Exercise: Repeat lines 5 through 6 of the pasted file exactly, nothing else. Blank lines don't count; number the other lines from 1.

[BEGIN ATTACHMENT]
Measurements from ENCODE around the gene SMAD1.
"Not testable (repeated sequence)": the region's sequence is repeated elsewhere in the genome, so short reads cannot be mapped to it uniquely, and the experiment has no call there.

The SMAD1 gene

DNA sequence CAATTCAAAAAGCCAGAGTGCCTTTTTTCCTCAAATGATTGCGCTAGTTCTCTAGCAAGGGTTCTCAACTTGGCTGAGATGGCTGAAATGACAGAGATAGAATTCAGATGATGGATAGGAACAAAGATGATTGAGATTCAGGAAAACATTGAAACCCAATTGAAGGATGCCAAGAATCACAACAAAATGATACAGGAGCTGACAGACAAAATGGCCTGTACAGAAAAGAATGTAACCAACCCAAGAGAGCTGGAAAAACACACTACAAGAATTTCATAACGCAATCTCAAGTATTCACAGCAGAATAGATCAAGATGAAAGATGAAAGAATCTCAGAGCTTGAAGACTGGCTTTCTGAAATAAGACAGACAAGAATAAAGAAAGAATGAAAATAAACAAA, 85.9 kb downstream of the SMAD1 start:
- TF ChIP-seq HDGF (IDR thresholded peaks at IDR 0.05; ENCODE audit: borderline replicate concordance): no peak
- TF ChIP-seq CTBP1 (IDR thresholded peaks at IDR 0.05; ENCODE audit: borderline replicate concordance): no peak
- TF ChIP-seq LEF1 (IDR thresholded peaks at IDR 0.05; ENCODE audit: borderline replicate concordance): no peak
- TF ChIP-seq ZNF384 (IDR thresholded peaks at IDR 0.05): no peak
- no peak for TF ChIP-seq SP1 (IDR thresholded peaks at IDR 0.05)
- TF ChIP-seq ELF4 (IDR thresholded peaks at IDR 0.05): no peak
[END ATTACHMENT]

- TF ChIP-seq HDGF (IDR thresholded peaks at IDR 0.05; ENCODE audit: borderline replicate concordance): no peak
- TF ChIP-seq CTBP1 (IDR thresholded peaks at IDR 0.05; ENCODE audit: borderline replicate concordance): no peak